ICYMI: Legendary French chef Paul Bocuse dies at 91, Yelp helps people avoid tainted restaurants, killing effects of fast food

Paul Bocuse dies at 91, hep A risk in SK, adverse effects of fast food on the human body, advice for E. coli prevention and the Dine out Vancouver Festival in last week’s food news

Image for ICYMI: The killing effects of fast food, Yelp helps people to avoid tainted restaurants and the McDonald’s ad failure in last week’s food news

Although the Tide Pod Challenge dominated the news about what people are eating, there's plenty of other pieces of food news that happened this past week.

We're sadded by the news coming out of France, where legendary French chef Paul Bocuse has died. His influence on everything we know about food and dining is extraordinary.

If you're a fast food fan who's tired of hearing about its fat and salt content, then you may be surprised to hear about a new study suggests that our bodies actually treat fast food as an infectious disease.

And it seems like there may be more to Yelp than reviews. It may be helping scientists track cases of food poisoning. And on the topic of food safety, if you've recently eaten at Apple Crate Café at The Glen at Crossmount in Saskatchewan, you may have been exposed to hepatitis A. 

McDonald’s is definitely not worried about effects of the fast food on human body and encourages its customers to skip museum visits for their fast-food experience.

Culinary legend Paul Bocuse dies at 91

It's a sad day in the food world. Legendary French chef Paul Bocuse died this morning in Lyon at the age of 91. His contribution to French cuisine and dining culture everywhere is unparalleled.

Read more about the news from BBC.

Killing effects of fast food

This new study discovered another way our bodies respond to fast food consumption--that our bodies treat fast food as an infectious disease. In addition to cardiovascular diseases, fast food consumption also increases the probability of Alzheimer.

Read more about the effects of fast food consumption in the National Post.


Health Canada says processed foods still contain too much salt

According to a recent Health Canada survey, 48 per cent of the categories of processed foods did not decrease the amount of sodium in their products as requested by the agency. This means that Canadians still consume more than the set target of one teaspoon of salt per day.

Read more about the story at CBC News.


Yelp helps people to avoid possible food poisoning

According to a recent survey, Yelp, a crowd-sourced reviews website, helps people avoid tainted restaurants. People are more likely to report their food poisoning experience on Yelp than to governmental entities.

Read more about the story in the National Post.

Detroit food fall, made from shipping containers, welcomes two Canadian restaurants

Two Windsor, Ontario restaurants, Bread Meats Bread and Motor Burger, will join the new Detroit food hall. The food hall is built from shipping containers and its launch caused national excitement. However, these restaurants' journey to join the food hall wasn’t easy.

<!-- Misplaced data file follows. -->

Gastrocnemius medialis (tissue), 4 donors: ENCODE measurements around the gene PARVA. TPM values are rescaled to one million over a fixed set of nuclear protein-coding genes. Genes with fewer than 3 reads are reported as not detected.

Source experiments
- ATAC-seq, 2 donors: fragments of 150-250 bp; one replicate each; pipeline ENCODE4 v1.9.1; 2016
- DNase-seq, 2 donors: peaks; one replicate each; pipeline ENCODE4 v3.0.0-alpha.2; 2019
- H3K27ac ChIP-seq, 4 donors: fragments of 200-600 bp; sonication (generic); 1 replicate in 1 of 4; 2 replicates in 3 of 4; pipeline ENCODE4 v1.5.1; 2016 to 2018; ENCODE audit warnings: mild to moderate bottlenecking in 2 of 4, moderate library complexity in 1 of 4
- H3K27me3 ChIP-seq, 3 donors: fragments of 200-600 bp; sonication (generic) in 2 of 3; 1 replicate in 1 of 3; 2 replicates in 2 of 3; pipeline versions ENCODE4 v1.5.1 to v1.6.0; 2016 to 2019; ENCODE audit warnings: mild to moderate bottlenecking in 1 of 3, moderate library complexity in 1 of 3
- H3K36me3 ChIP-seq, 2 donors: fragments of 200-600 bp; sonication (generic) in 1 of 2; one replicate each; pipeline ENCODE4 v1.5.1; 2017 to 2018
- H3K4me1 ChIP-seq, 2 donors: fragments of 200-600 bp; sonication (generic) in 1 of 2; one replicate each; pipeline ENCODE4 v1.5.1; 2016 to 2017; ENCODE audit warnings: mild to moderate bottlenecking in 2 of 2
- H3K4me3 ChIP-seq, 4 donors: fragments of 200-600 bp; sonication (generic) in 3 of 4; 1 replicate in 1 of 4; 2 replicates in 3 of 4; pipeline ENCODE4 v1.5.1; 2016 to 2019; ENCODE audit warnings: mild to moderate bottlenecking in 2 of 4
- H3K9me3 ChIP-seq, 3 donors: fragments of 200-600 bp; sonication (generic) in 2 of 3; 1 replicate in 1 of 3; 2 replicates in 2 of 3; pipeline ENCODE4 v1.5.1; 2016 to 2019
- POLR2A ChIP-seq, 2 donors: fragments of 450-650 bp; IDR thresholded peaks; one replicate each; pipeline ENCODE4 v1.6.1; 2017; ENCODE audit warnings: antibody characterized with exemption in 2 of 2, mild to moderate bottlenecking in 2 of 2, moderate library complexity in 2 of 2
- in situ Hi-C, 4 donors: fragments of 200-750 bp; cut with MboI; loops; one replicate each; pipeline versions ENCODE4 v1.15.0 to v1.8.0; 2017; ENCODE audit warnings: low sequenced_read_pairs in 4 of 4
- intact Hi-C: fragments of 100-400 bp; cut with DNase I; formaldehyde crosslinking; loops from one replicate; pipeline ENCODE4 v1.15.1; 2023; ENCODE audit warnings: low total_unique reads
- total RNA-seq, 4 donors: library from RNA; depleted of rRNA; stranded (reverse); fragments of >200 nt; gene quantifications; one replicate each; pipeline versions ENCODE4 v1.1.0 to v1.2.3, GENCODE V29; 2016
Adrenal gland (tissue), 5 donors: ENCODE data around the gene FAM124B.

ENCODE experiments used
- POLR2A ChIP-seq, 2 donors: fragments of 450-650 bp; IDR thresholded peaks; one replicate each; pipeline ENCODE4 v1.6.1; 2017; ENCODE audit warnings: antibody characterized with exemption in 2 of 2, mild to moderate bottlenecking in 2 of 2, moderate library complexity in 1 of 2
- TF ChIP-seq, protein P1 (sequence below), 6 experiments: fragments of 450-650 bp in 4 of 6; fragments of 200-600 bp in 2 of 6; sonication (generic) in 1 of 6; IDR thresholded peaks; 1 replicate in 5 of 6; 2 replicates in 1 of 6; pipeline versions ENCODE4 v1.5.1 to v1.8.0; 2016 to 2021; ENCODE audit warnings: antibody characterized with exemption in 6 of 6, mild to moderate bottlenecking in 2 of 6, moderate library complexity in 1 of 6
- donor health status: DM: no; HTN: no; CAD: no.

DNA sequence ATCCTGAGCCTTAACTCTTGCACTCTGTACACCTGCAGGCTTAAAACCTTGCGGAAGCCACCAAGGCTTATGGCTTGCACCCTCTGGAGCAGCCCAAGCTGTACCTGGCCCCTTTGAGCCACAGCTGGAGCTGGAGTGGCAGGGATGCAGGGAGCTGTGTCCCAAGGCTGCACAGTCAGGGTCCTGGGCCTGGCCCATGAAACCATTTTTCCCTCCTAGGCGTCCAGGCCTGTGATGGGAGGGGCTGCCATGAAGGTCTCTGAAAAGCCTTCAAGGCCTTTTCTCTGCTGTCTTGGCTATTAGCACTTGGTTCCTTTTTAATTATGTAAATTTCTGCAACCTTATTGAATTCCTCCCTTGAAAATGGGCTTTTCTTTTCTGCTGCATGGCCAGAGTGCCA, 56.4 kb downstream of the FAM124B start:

Read more about the story at CBC News.


McDonald’s pulls its ad after backlash from Canadian museums

The popular fast-food giant, McDonald’s, recently pulled its short radio advertisement after backlash from national museums. The advertisement encouraged people to skip the museum visit and instead get their “favourite” fast food. Read more about the museums’ reaction to the ad in the Toronto Star.

Canadian food and beverage companies create a new union

More than 1,500 Canadian food and beverage processing companies joined forces in the new union called Food & Beverage Canada (F&BC). The organization’s mission is to reduce world hunger and unemployment rates and contribute to economic sustainability in Canada.

Read more about the story at Food in Canada.

A P.E.I. food scientist advises on how to prevent E. coli

Even though the romaine lettuce E. coli outbreak is now over, it is important to know how we can prevent similar situations in the future. P.E.I. food scientist Colleen Walton gives advice on how to properly treat your fruits and vegetables so they are safe to eat.

Read more about the story at CBC News.

Dine out Vancouver Festival will include an Indigenous Canada dinner event

Dine Out Vancouver Festival is proof that food connects people no matter their language or nationality. Four talented Canadian chefs will open up the world of First Nation culture to the public with their delicious Indigenous Canada dinner. The event will take a place on Jan. 24. Don’t miss out on this experience!

Read more about the dinner menu in the Vancouver Sun.


Hepatitis A risk at Saskatoon-area café

You may want to start looking for receipts and into your calendar to see if you've eaten at the Apple Crate Café at The Glen at Crossmount between Dec. 28 and 30 or on Jan. 13. If so, there's a chance you may have been exposed to hepatitis A.

More on the story from CBC News.